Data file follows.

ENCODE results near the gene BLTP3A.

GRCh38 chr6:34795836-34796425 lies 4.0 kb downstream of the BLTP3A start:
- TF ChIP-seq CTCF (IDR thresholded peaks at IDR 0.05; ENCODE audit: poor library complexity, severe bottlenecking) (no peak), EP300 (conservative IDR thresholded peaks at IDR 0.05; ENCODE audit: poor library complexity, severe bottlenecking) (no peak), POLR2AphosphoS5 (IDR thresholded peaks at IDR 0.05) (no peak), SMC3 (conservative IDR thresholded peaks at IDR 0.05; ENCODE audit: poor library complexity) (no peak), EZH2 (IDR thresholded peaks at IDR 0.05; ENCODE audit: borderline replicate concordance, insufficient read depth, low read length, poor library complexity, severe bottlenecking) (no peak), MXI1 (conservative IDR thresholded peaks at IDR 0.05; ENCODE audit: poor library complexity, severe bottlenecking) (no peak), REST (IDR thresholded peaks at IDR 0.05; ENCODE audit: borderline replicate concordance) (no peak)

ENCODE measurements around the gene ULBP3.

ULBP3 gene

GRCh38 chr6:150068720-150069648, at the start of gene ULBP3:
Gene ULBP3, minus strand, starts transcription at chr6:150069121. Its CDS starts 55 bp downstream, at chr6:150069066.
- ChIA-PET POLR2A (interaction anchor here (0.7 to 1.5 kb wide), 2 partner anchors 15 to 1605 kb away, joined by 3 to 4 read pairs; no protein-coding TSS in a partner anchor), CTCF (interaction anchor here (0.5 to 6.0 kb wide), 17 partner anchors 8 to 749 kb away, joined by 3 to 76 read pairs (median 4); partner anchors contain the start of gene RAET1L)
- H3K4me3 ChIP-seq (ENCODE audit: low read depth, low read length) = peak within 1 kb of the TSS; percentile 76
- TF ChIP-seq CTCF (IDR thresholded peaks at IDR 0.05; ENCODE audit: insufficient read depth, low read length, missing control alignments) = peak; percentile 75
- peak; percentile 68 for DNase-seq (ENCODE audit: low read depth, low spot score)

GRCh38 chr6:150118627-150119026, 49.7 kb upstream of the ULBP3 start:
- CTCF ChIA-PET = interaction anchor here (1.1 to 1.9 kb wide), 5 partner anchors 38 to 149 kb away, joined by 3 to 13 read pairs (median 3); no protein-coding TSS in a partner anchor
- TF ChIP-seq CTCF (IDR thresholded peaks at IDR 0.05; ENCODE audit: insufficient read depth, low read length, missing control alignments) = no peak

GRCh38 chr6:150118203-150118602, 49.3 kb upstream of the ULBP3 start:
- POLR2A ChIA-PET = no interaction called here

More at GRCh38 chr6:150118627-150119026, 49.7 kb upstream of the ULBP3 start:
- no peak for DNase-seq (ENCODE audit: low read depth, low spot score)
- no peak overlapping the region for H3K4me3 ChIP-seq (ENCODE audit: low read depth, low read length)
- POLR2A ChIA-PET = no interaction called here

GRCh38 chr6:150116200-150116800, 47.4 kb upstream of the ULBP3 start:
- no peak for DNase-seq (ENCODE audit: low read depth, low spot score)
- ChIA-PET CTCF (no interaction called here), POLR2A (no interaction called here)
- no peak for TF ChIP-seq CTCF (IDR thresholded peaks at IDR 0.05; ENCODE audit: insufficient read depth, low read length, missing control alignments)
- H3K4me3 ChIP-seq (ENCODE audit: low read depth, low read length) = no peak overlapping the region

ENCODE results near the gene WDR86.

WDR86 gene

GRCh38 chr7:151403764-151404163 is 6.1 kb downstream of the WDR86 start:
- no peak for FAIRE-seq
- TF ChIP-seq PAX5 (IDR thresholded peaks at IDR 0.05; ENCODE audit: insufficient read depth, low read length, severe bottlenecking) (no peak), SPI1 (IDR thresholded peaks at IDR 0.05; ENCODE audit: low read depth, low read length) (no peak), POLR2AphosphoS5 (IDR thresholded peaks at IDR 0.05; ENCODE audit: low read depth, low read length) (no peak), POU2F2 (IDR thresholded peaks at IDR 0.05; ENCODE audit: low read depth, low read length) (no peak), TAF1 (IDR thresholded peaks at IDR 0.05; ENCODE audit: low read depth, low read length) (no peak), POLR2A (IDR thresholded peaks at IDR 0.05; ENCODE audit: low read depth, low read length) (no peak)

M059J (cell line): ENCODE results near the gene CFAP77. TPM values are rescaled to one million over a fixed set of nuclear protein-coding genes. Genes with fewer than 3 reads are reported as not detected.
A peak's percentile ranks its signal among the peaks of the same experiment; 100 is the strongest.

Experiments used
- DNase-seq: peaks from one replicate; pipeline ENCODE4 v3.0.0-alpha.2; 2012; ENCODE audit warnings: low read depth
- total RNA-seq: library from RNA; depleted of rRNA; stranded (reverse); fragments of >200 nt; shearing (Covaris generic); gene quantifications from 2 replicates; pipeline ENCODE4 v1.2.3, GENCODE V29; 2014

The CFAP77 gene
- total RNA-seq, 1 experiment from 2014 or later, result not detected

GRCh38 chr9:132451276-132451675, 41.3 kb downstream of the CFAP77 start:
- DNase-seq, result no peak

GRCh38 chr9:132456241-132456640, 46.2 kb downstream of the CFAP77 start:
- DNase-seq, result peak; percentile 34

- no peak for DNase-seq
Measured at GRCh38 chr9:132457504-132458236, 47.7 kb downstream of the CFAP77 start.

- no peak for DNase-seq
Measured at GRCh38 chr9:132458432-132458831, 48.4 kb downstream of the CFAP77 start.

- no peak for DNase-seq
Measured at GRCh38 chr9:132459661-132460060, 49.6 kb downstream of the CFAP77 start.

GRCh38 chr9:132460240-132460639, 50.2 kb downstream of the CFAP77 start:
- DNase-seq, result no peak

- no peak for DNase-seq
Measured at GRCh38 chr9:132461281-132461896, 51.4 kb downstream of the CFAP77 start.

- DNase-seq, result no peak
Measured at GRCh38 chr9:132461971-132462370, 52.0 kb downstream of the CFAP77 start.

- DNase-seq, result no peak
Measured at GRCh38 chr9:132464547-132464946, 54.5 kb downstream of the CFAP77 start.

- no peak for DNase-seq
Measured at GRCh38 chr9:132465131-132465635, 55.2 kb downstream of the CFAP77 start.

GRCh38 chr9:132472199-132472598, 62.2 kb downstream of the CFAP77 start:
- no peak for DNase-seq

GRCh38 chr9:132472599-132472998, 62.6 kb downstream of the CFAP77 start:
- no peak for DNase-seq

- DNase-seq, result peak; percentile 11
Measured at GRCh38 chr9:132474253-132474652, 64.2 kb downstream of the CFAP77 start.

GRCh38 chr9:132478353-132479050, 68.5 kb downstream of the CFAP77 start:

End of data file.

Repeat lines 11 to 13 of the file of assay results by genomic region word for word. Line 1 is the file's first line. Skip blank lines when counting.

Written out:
- peak; percentile 68 for DNase-seq (ENCODE audit: low read depth, low spot score)

GRCh38 chr6:150118627-150119026, 49.7 kb upstream of the ULBP3 start:
- CTCF ChIA-PET = interaction anchor here (1.1 to 1.9 kb wide), 5 partner anchors 38 to 149 kb away, joined by 3 to 13 read pairs (median 3); no protein-coding TSS in a partner anchor